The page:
Commercial Bank International PSC (CBI)
The only other locally registered bank is CBI, which though headquartered in Dubai, was incorporated in RAK in 1991. It is comprehensively active in corporate and retail banking, as well as rising in the SME and Islamic Banking segments. In 2012 a strategic partnership was entered into with Qatar National Bank (QNB), the largest bank in the MENA region, and which holds a 40% stake in CBI. A network of 27 branches provides presence in all seven Emirates of the UAE. CBI is also listed on the ADX. The bank holds a long-term issuer default rating of ‘A-‘ from Fitch Ratings, and a long-term foreign currency rating of ‘A-‘ from Capital Intelligence Ratings.
A cursory glance at CBI’s latest financial results reveals profit of AED101 million for the nine-month period ended September 30, 2016, in contrast to a net loss of AED3.3 million for the same period of 2015. Net profit for 3Q2016 is AED32 million compared to a net loss of 28.6 million in 3Q2015. Customer deposits rose AED1.81 billion (16%) to AED12.92 billion for the quarter from AED11.11 billion in December 2015. Net loans and advances rose by AED1.73 billion (15%) to AED13.23 billion, from AED11.51 billion in December 2015. And meanwhile, the quarterly capital adequacy ratio of 14.3% was stable at 14.8% by December 2015.
RAK’s insurance sector features two players originally incorporated in the Emirate, namely RAK Insurance and United Insurance Company (UIC). The 10 insurers in total also include UAE entities and international institutions. According to the Central Bank of the UAE, reforms have be introduced in the insurance sector to both safeguard policy-holders and provide early indications of any company in distress. At the end of 2014 the Board of Directors of the Insurance Authority issued Decision No. (25) of 2014 Pertinent to Financial Regulations for Traditional Insurance Companies and Decision No. (26) of 2014 Pertinent to Financial Regulations for Takaful Insurance Companies. These regulate the financial, technical, investment, and accounting operations of traditional and takaful insurers operating in the UAE.
A factor likely to prompt greater industry competitiveness through innovation is the likely introduction of mandatory worker health insurance. While already a stipulated fixture in Abu Dhabi and Dubai, the northern territories of the UAE have yet to be brought into the fold, and draft Federal legislation to do so, dating back to 2013, has yet to be realized.
Ras Al Khaimah National Insurance Company (RAK Insurance)
Established in 1974, and thus a sector pioneer, RAK Insurance, became 79.23% owned by RAKBANK as of May 2015. As of 2015 it was also providing online products such as motor, health, personal accident, critical illness, as well as a life products for SMEs. The insurer is also expanding its reach in the medical segment, which accounted for roughly 50% of total premiums in early 2016. As of early 2016, it held a 1.2% share of the UAE market’s gross premiums generated.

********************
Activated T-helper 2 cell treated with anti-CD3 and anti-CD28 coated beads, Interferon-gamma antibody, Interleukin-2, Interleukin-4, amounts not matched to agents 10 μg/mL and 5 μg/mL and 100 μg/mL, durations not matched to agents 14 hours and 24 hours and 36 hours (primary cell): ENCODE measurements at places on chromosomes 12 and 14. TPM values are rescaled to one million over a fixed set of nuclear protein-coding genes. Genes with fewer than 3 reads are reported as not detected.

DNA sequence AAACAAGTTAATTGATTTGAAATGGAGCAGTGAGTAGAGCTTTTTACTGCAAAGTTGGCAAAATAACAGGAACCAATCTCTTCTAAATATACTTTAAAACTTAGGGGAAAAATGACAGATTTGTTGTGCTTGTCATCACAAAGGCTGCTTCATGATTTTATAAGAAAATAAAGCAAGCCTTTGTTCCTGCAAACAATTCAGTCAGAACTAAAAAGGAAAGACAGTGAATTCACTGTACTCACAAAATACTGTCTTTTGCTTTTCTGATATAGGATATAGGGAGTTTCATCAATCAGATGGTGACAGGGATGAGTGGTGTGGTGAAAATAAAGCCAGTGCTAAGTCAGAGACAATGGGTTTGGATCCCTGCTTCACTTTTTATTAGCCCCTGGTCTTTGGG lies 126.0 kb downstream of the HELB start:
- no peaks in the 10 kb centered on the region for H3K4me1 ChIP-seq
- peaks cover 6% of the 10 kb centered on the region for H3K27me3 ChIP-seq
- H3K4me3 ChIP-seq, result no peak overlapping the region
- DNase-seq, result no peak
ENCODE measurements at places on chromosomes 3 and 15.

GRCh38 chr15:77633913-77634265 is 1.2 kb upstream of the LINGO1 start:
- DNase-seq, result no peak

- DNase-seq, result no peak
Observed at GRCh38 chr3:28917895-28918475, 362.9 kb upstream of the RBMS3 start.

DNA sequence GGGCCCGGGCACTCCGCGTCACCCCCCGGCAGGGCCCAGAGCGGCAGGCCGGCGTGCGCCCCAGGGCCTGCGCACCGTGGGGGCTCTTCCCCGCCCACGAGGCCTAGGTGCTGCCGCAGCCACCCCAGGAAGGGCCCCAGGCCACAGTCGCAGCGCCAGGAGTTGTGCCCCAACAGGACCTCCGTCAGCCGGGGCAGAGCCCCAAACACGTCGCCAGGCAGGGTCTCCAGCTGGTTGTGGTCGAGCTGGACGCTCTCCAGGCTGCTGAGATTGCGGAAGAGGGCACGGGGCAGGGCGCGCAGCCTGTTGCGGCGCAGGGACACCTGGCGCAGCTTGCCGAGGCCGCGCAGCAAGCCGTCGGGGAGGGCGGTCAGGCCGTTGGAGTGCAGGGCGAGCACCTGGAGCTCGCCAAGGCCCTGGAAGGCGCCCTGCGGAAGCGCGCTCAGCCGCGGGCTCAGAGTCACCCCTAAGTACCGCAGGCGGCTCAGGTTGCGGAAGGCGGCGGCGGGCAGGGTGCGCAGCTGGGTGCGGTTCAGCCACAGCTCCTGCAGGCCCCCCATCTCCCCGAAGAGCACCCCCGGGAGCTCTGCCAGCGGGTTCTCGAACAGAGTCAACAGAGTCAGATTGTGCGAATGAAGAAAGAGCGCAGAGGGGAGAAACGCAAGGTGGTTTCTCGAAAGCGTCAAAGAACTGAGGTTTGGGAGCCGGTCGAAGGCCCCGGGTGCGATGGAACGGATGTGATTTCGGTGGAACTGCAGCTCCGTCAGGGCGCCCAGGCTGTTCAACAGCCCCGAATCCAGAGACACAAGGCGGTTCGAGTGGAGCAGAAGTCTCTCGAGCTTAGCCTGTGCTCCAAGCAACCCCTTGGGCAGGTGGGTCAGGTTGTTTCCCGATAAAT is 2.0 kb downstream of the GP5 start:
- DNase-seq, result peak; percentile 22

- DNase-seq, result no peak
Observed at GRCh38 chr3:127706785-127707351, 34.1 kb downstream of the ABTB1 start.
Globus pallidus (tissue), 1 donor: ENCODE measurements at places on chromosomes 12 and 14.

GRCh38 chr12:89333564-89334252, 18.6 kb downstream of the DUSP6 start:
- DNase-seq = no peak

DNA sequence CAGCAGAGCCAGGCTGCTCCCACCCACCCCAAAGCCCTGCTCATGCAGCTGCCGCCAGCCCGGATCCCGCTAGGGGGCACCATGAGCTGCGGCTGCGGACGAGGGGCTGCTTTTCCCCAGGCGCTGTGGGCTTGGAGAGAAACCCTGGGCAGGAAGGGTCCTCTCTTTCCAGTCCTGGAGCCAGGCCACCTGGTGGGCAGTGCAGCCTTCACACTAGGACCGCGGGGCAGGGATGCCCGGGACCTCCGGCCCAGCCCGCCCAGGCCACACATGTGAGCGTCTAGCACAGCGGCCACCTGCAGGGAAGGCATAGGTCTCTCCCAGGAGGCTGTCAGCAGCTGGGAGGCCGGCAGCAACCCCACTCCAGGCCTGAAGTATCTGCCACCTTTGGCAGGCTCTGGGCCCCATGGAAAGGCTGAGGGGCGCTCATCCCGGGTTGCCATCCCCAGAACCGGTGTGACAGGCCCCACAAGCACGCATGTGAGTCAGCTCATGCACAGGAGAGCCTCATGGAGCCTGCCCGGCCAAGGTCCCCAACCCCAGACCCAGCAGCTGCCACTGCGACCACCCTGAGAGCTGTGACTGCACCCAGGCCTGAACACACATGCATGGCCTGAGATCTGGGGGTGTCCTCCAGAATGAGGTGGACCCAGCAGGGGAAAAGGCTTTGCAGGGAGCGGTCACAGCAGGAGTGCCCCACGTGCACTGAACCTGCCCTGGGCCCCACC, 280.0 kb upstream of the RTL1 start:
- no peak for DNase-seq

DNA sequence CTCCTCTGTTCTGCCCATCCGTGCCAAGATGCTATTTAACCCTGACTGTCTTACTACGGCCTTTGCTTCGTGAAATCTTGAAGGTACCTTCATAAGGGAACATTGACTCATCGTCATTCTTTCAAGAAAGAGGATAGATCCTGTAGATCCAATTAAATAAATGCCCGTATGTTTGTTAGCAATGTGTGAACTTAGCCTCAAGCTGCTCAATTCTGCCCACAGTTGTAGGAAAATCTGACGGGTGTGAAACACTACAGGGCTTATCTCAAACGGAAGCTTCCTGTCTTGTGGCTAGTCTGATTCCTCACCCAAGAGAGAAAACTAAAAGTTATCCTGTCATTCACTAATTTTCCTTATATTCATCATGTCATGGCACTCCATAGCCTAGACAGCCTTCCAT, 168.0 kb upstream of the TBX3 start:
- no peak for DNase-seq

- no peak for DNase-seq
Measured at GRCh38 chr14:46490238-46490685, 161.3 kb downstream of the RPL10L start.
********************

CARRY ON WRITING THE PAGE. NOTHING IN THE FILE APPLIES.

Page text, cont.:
Standard & Poor’s Credit Rating Report (2016) for RAK Insurance confirmed a rating of BBB+/Stable/-, alighting, among other factors, on the firm’s above-market-average operating performance from a relatively small market share. The ‘stable’ outlook stemmed from the agency’s expectation that RAK Insurance would maintain a robust capital adequacy and positive operating performance, while remaining “operationally independent from its parent, RAKBANK.“ Gross premiums written (GPW) are forecast to grow by around about 7% per annum over 2015-2018. Capital adequacy is likely to remain strong and thus, supportive of the insurer’s growth projections. For the six months ended June 30, 2016 the company posted a gross underwriting profit from insurance operations of AED24.1 million, down from AED34.7 million for the same period of the previous year. Net profits of AED3.8 million were down heavily YoY from AED19.8 million.
United Insurance Company (UIC)
Established in 1976, and listed on the ADX in 1978, UIC’s product offering includes personal insurance, such as home, motor, medical and travel, plus SME and commercial insurance lines. The company has worked to broaden its distribution channels and, as a result, broker-intermediated business has become increasingly prominent. In UIC the insurer expanded its exposure by doubling its number of licensed brokers for comprehensive UAE coverage. As of June 2016, total assets of AED268.5 million were down 9.1% YoY. Gross premium income of AED53.4 million had shed 38.2% YoY, while net profit of AED2.8 million was down 83.4%. The insurer’s fundamental offering, reinsurance, is galvanized by partnerships with international giants Munich Re, Swiss Re and Allianz Global.
Overall, RAK’s financial landscape can be characterized as resilient and competitive, while benefitting from the wider UAE’s regulatory framework. Significantly, too, its future lies in the Emirate’s own meteoric rise, with growth driven by a diversity of economic sectors.